But where should we rather be able to comment on this kind of thing? If we can’t talk about the battles we fight in our minds within the Body of Christ, it’s a poor reflection of our ability to be part of that Body. These things get swept into the realm of psychology and out of the consiousness of the church. But Paul writes about the weapons we have being forged specifically for fighting thoughts. Any thought that sets itself up in our mind against the knowledge of the Truth. “For though we walk in the flesh, we do not war according to the flesh. For the weapons of our warfare are not carnal but mighty in God for pulling down strongholds, casting down arguments and every high thing that exalts itself against the knowledge of God, bringing every thought into captivity to the obedience of Christ, and being ready to punish all disobedience when your obedience is fulfilled.” (2 Corinthians 10:3-6) Paul’s inferrence is crystal clear. The weapons we have are specifically designed to shape our thoughts. To bring our thinking in line with God’s way of thinking.

No matter how dark the hour, no matter how deep the suffering, His Love and Light can shine in and break the hold of the Enemy.

But only if we remember Jesus’s words. 

“Let not your heart be troubled”

Growth or Death

At our office, my wife and I normally have a vase of flowers on one side of the reception desk, and a rather large cheese-plant on the other. There is a marked difference between the two.

The plant is constantly changing. New leaves sprout every few days and the plant is in danger of becomint too heavy for the desk holding it over time. Certainly it will need a larger pot and more soil for nutrient before too much longer.

The vase holds flowers, often roses, but flowers most weeks. We place them as an arrangement and watch them open and the colours present a splash of vibrant hues into the room. After a week r so, we take them from the vase and replace them with fresh stems.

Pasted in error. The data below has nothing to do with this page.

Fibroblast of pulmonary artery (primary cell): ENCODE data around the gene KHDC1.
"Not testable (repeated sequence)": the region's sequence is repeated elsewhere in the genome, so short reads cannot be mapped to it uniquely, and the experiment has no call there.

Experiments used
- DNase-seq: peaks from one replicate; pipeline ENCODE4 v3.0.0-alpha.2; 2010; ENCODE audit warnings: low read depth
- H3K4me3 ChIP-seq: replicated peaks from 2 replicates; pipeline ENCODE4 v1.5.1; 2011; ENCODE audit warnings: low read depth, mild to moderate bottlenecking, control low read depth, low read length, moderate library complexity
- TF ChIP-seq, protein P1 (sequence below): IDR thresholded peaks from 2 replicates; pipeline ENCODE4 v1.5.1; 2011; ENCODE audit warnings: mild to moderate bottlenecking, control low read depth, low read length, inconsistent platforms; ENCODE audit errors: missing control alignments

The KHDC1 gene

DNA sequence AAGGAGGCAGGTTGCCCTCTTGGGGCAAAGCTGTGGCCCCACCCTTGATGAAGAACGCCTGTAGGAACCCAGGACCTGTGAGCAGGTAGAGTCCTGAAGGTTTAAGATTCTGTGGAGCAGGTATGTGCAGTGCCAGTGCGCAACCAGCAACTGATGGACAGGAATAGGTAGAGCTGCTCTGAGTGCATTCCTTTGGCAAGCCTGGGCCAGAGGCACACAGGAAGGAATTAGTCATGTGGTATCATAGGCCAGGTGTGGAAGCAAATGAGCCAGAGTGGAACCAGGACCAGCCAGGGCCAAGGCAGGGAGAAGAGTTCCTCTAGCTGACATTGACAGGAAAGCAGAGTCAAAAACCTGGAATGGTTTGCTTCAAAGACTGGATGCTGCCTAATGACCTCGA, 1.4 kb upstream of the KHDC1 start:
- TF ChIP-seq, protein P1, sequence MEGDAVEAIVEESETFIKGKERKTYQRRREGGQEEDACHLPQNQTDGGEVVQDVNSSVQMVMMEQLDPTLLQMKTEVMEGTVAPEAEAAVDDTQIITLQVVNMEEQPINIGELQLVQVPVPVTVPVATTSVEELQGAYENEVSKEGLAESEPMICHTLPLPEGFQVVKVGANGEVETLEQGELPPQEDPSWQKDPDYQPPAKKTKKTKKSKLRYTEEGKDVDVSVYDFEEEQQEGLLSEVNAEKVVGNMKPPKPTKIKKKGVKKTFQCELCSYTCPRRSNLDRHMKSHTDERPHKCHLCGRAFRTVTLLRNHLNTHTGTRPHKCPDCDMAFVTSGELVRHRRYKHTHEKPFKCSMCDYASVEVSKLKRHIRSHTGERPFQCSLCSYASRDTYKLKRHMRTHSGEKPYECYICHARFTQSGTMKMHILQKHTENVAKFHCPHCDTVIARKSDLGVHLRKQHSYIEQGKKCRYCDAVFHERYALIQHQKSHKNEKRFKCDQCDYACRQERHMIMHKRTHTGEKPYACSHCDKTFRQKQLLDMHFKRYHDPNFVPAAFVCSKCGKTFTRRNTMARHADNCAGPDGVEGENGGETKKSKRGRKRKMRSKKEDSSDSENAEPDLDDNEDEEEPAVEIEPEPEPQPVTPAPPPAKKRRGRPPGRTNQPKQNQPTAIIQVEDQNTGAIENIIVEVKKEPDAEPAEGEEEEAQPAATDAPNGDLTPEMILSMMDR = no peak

The difference is simple. The plant is alive, growing and changing. It is adapting to its environment and expanding. The flowers are dead. They were dead when we put them into the vase.

There is a story of an aristocrat sentenced to death during the French Revolution who believed those whose head’s were cut off maintained “consiousness” for a short time after the guillotine fell. Anne Boleyn had been said to continue praying after the sword severed her head, mouthing silently. He requested as a final experiment that one of his friends watch hie face after the beheading. He, for his part, would blink hard for as long as he was able. The reports vary, but the general consensus of the witnesses was that the blinking continued for around 30-40 seconds after the blade fell.

Our flowers are no different. They were alive attached to the plant, dead after removal. They retained a semblance of life – the petals, leaves and scent – for some time after the cutting, they drew water up, but they were dead. No new shoots, no new buds. Only decay.

We are no different, except in one way. We get to choose. We can choose to be cut flowers in a vase, or to be a plant, growing and changing over time.

I call heaven and earth as witnesses today against you, that I have set before you life and death, blessing and cursing; therefore choose life, that both you and your descendants may live; that you may love the Lord your God, that you may obey His voice, and that you may cling to Him, for He is your life and the length of your days; and that you may dwell in the land which the Lord swore to your fathers, to Abraham, Isaac, and Jacob, to give them.” (Deuteronomy 30:19,20)

We have the choice, given to us by God, to decide to follow Him and be a plant in His garden, or to reject Him and His Life. God will not interfere with our choice. He will not force us to choose Him and His path. Even after we are Born-again, He doesn’t force us into His will. We can choose to be cut stems, or allow Him to fully grat us into his life.

I used to grow roses, and one of my favourite things was to find a strong and healthy root from any variety, and taking a shoot from another strain with beauty but a weaker root system and grafting them together. It’s a tricky process, but the strong and established rootstock will maintain the grafted shoot. I managed to develop a single root with 3 different grafts being fed by it.